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<jats:title>ABSTRACT</jats:title><jats:p><jats:named-content xmlns:xlink="http://www.w3.org/1999/xlink" content-type="genus-species" xlink:type="simple">Blastocystis</jats:named-content>is the most common human enteric protist with controversial clinical significance. Metronidazole is considered a first-line treatment for<jats:named-content xmlns:xlink="http://www.w3.org/1999/xlink" content-type="genus-species" xlink:type="simple">Blastocystis</jats:named-content>infection; however, there has been increasing evidence for the lack of efficacy of this treatment. Treatment failure has been reported in several clinical cases, and recent<jats:italic>in vitro</jats:italic>studies have suggested the occurrence of metronidazole-resistant strains. In this study, we tested 12<jats:named-content xmlns:xlink="http://www.w3.org/1999/xlink" content-type="genus-species" xlink:type="simple">Blastocystis</jats:named-content>isolates from 4 common<jats:named-content xmlns:xlink="http://www.w3.org/1999/xlink" content-type="genus-species" xlink:type="simple">Blastocystis</jats:named-content>subtypes (ST1, ST3, ST4, and ST8) against 12 commonly used antimicrobials (metronidazole, paromomycin, ornidazole, albendazole, ivermectin, trimethoprim-sulfamethoxazole [TMP-SMX], furazolidone, nitazoxanide, secnidazole, fluconazole, nystatin, and itraconazole) at 10 different concentrations<jats:italic>in vitro</jats:italic>. It was found that each subtype showed little sensitivity to the commonly used metronidazole, paromomycin, and triple therapy (furazolidone, nitazoxanide, and secnidazole). This study highlights the efficacy of other potential drug treatments, including trimethoprim-sulfamethoxazole and ivermectin, and suggests that current treatment regimens be revised.</jats:p>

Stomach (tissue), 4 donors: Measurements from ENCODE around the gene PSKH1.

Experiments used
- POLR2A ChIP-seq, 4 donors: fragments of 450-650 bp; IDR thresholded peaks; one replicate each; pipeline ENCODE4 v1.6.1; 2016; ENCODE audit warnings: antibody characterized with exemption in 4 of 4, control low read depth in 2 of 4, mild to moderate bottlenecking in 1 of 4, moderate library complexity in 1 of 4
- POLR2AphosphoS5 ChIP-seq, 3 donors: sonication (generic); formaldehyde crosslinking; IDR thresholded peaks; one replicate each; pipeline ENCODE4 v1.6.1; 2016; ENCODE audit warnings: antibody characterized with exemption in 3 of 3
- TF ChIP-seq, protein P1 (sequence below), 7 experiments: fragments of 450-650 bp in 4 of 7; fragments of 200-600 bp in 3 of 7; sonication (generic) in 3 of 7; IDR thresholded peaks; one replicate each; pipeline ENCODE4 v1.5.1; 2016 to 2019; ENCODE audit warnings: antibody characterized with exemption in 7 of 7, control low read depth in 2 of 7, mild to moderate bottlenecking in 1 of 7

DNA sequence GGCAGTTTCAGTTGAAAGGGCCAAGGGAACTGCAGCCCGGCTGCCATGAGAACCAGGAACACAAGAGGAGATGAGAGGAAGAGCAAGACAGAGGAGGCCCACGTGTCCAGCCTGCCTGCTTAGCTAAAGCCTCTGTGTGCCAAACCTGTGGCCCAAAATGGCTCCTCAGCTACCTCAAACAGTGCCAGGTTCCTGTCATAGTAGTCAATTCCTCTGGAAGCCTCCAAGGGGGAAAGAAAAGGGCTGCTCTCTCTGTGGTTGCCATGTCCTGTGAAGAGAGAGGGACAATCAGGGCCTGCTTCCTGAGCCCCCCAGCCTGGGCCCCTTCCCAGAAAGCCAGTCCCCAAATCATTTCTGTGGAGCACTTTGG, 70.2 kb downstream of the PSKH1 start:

Original publication

DOI

10.1128/aac.04832-14

Type

Journal

Antimicrobial Agents and Chemotherapy

Publisher

American Society for Microbiology

Publication Date

08/2015

Volume

59

Pages

4417 - 4423